7. Tuladandasana (Balancing Stick Pose)
The Balancing Stick Pose again asks us to stand on one leg, but this time we keep the other leg stretched behind us as straight as possible while keeping our hands held together in front to keep us balanced. This balancing pose helps improve balance and concentration while simultaneously toning your core, legs, arms, and back. This pose is great for weight loss, but can be challenging to hold.
8. Dandayamana Bibhaktapada Paschimotthanasana (Standing Separate-Leg Stretching Pose)
When practising this pose, keep your legs stretched apart as you bend forward and try to hold your head as close to the ground as possible. Doing so helps to stretch and strengthen the sciatic nerves and leg tendons inside you. This may also help prevent sciatica. Additionally, this pose improves abdominal organ function, muscle tone, and flexibility.
9. Trikinasana (Triangle pose)
Bend to your side as you pull one arm towards your feet and the other one towards the sky. This helps you open your chest and shoulders so that you can properly strengthen your back, neck, core, legs, feet, and ankles. It’s also thought to be therapeutic for stress, anxiety, infertility, flat feet, and neck pain. This pose may also alleviate back pain during pregnancy.
10. Dandayamana Bibhaktapada Janushirasana (Standing Separate-Leg Head-to-Knee Pose)
With this mouthful of a pose try to lean your body forward, so that your head is as close to your knee as possible. If you can try to have your head and knee touch. This stimulates blood flow to your abdomen and throat. The focus on your thyroid and other glands helps boost your immune system and control your moods. It also improves your flexibility, especially in your hamstrings, calves, and spine.
11. Tadasana (Tree Pose)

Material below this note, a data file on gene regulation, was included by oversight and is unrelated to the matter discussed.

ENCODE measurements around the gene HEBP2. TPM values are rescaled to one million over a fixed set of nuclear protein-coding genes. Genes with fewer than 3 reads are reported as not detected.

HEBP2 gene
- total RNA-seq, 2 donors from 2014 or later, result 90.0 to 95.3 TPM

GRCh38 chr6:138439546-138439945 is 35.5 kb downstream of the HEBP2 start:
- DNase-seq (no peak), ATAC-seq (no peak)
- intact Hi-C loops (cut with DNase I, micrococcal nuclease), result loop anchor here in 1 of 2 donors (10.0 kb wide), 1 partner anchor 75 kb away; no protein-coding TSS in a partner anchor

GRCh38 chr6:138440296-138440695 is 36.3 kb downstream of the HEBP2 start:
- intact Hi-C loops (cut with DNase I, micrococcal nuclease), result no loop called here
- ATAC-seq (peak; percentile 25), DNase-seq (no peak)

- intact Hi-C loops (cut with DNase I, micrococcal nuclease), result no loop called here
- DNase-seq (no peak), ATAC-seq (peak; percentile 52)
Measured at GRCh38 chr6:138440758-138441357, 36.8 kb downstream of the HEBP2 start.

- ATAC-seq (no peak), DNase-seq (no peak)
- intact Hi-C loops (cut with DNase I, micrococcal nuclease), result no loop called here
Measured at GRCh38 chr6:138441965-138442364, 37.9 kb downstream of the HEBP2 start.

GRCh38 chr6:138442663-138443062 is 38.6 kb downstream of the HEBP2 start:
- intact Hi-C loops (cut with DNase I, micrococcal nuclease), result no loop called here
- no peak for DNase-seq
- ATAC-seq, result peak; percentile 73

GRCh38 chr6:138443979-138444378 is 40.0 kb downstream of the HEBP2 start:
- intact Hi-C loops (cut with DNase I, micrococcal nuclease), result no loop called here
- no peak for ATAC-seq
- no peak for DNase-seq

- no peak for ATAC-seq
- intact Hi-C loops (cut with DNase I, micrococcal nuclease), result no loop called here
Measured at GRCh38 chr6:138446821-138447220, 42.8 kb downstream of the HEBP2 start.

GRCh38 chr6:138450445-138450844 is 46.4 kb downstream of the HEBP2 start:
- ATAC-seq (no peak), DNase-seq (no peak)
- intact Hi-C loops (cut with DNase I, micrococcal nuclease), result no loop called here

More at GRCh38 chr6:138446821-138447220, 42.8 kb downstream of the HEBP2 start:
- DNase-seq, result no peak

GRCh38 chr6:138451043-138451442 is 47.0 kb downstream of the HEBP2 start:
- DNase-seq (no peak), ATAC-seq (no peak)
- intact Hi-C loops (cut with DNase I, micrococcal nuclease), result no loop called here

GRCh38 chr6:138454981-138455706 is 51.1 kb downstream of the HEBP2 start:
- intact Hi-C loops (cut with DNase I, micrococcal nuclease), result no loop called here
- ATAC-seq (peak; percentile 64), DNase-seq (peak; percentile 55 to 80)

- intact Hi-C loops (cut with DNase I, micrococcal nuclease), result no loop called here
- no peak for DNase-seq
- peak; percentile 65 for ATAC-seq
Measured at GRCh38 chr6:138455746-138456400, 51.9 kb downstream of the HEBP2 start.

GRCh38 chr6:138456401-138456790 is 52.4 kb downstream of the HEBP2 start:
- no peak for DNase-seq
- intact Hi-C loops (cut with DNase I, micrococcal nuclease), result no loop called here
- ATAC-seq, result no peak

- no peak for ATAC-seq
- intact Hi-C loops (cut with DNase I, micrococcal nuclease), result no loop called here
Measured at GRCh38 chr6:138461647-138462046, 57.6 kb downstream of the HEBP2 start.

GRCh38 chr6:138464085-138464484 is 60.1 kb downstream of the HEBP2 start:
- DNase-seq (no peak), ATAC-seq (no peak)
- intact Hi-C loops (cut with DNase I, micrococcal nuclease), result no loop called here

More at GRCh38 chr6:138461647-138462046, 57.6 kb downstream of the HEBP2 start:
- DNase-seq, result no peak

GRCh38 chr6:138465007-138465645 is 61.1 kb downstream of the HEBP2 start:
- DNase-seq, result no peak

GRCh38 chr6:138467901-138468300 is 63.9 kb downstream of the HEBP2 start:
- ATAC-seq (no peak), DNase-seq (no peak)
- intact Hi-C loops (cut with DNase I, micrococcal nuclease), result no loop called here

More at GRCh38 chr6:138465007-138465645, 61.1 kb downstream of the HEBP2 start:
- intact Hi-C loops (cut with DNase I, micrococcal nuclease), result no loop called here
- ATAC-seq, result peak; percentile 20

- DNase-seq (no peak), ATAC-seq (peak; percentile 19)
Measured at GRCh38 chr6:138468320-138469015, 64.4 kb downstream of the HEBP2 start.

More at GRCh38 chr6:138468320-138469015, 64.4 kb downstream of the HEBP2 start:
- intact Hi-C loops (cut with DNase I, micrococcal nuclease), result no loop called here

A common pose you’ve likely seen before, the Tree Pose simply asks us to stand on one leg with the other bent at the knee as it rests on the standing leg’s thigh. This stretches your abdomen gently and helps provide balance between the mind and body. The Tree Pose has many benefits as it helps to alleviate pains caused by flat feet and aids with indigestion. It also provides strength to your spine and heart.
12. Padangusthasana (Toe Stand Pose)
The Toe Stand Pose has many benefits for strengthening your feet and leg strength. To practice it we stand on one foot’s toes and then bend that same leg’s knee as you pull your body downwards until you’re standing just above the ground with your other foot resting on the standing leg’s thigh. Practicing the Toe Stand pose actively can have many benefits for improving the nerves in your legs, lungs, and heart. It can also help open up your hips and promote a balance between the mind and body like the aforementioned Tree Pose. It’s believed that the Toe Stand Pose is also great at providing benefits to people suffering from arthritis in the leg and hips as it can also help with relieving pain.
13. Savasana (Corpse Pose)
After 12 different standing Bikram Yoga postures, the Corpse Pose helps us to relax as we lie down and let our body cool off. This helps allow your body to achieve complete relaxation and bring a sense of calm and clarity to your mind. This pose lowers your heart rate and reduces your blood pressure making it an important mid-point in this collection of Bikram poses. Furthermore, the still nature of the pose allows for your circulatory system to thrive and deliver oxygen, nutrients, and white blood-cells effectively.
14. Pavanamuktasana (Wind Removing Pose)
Now on to our sitting Bikram Yoga postures as we start with the Wind Removing pose. Lie down on your back as you curl your legs and head inwards towards your body. Doing so helps aid indigestion, constipation, and other gastrointestinal problems. It also strengthens your back muscles and helps alleviates back pain.
15. Pada Hashtasana (Sit Up)
Not quite as intense as the sit ups you likely already know, this posture simply has us lean forward as you try and pull your head towards your knee. This tones your abs and glutes by focusing on your core stomach muscles. The core focus helps improve posture and balance. It can also help control digestive issues.
16. Bhujangasana (Cobra Pose)
The Cobra Pose has us start lying facedown before pulling your upper body up. The Cobra Pose stretches the muscles in your shoulders, chest, and abs, while also minimizing any stiffness in your lower back. It also tones your glutes and is a mood booster as it helps to relieve stress and fatigue.
17. Salabhasana (Locust Pose)